November 10th, 2003, 01:45 AM
Personal Computers vs. Palm OS vs. PocketPC
Personal Computers vs. Palm OS vs. PocketPC
I am not expert in the PDA and PocketPCs field, I posted this so anyone with less knowledge than me. Please correct any factual errors you may see.
The differences of a PDA (personal digital assistant) and a computer is very significant design. First off you have many options for both, but to keep it simple, a computer is a device that runs a operating system, which allows you to either input information, export it or do other miscellaneous activities. Many things can be done with a computer, such as calculate math problems, word processing, internet browsing, and message other people with any other available instant messenging system. The downside of a computer is usually there is a huge bulky display, speakers, keyboards, mice, towers and other peripherals. T hese types of computers are called desktops. Furthermore there is an alternative for computers and you get much of the same experience if not everything; notebooks are getting smaller, lighter and more compact and they are getting more and more efficient.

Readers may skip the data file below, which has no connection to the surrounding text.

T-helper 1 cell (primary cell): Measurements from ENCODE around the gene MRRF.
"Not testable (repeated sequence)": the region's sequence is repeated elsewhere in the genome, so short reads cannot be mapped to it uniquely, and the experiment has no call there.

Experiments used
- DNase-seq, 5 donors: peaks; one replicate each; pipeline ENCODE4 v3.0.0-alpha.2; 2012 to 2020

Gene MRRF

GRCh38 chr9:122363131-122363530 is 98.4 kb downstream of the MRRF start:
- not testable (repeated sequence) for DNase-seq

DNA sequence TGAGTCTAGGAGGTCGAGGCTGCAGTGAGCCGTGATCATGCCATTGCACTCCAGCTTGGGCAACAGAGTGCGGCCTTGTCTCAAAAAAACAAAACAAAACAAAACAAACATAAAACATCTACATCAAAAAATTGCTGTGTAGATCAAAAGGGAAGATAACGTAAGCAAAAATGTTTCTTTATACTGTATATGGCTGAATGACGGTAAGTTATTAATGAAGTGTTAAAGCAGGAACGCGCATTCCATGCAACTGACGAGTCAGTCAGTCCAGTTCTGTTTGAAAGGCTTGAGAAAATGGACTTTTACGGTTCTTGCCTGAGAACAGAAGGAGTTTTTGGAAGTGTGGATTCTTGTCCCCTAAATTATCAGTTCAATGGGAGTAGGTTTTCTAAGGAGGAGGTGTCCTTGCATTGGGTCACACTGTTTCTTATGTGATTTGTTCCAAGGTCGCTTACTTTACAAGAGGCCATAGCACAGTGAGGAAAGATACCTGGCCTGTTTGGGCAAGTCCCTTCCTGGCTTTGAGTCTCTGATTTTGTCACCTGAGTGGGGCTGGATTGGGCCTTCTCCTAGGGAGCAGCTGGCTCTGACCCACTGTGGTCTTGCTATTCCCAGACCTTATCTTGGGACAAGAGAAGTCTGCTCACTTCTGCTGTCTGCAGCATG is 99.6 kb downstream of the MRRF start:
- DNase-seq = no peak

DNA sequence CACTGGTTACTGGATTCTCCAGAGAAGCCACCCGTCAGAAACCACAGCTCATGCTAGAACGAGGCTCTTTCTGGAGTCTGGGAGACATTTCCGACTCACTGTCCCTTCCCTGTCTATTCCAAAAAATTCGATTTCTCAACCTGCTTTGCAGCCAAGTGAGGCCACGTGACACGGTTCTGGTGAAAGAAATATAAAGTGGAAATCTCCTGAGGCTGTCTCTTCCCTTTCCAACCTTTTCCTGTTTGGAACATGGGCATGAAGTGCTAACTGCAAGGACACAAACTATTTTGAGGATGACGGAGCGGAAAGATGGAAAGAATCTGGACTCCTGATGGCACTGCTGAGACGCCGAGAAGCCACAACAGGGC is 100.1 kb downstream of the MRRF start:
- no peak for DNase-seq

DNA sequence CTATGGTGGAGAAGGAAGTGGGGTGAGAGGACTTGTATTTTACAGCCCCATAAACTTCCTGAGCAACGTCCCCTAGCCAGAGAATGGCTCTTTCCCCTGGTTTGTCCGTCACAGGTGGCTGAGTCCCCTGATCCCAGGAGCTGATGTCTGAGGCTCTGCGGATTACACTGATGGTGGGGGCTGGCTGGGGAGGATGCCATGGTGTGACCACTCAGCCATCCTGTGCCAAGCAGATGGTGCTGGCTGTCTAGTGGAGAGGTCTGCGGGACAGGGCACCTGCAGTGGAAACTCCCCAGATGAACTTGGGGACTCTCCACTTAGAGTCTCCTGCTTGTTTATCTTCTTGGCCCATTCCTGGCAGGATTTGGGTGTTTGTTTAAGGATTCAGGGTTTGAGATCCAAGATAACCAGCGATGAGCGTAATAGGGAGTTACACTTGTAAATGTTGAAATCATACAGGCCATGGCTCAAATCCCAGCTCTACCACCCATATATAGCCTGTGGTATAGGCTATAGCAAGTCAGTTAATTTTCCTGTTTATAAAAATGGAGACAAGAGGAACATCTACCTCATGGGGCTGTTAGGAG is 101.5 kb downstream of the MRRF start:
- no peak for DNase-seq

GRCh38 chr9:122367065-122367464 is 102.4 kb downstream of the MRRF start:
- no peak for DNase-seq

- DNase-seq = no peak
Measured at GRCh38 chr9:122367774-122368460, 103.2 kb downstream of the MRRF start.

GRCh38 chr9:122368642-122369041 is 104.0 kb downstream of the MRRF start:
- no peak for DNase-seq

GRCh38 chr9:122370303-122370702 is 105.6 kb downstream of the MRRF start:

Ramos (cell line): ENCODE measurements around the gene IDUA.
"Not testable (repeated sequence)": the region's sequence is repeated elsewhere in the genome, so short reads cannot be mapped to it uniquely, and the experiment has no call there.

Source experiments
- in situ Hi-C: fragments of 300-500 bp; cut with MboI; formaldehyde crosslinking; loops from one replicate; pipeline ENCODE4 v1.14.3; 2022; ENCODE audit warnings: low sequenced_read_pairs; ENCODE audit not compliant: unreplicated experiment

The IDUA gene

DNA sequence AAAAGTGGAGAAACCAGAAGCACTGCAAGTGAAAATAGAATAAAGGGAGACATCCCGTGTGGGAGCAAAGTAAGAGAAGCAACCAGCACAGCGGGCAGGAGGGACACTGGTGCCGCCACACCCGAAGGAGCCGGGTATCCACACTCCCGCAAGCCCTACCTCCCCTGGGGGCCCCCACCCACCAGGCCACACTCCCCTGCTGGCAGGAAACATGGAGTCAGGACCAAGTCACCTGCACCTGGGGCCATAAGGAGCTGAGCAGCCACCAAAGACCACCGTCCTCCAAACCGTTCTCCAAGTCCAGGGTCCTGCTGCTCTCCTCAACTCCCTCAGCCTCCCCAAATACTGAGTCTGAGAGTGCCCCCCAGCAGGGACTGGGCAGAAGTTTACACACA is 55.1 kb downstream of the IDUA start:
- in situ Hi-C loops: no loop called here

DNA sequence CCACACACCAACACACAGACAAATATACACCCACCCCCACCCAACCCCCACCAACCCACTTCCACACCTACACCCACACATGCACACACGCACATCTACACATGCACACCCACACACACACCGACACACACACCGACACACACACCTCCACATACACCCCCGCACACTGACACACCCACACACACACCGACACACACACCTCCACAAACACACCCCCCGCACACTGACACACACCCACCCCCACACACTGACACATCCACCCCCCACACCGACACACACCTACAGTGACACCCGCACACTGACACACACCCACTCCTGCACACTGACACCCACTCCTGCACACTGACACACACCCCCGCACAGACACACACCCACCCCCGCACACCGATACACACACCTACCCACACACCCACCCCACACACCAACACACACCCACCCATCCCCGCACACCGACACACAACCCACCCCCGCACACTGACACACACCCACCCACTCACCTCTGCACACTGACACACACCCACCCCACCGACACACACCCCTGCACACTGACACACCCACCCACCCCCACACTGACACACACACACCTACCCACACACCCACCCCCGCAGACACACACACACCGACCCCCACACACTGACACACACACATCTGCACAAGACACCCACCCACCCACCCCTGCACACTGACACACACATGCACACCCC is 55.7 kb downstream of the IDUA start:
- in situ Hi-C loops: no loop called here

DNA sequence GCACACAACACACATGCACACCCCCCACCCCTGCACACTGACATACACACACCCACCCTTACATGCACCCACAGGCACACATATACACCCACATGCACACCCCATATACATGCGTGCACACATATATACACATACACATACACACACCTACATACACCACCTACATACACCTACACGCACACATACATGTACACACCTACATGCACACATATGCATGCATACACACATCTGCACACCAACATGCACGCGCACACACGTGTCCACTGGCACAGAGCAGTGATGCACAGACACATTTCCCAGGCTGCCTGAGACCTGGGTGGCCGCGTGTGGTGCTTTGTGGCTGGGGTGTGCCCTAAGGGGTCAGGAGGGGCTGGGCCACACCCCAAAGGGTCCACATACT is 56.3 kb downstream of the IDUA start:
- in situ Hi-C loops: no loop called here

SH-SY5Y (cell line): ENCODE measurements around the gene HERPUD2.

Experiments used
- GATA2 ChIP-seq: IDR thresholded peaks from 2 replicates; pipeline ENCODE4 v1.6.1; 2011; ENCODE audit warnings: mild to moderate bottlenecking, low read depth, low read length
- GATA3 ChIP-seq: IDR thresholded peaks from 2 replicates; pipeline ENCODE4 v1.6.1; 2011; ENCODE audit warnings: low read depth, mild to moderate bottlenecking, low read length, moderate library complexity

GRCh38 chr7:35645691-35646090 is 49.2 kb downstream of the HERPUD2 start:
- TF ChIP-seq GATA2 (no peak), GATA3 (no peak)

Not to be outdone, Personal Digital Assistants, (PDAs for short) are super small, sleek and offer a great way of doing things. Originally PDAs were used for their contact management system, calendar, and to-do list functionality. As the technology has evolved, PDA capabilities have increased and today you can check email, browse the web, and edit documents with your PDA, and export and import them your computer. It may also be important to note, that you can solely use your PDA, as just that, and you may not want to use it with a computer, also you don't necessary need a PC any longer because a PDA performs it functions.
There are two main types of PDAs: Palm OS and PocketPCs.
Palm OS was the first to hit the consumer market and offer many things such as contact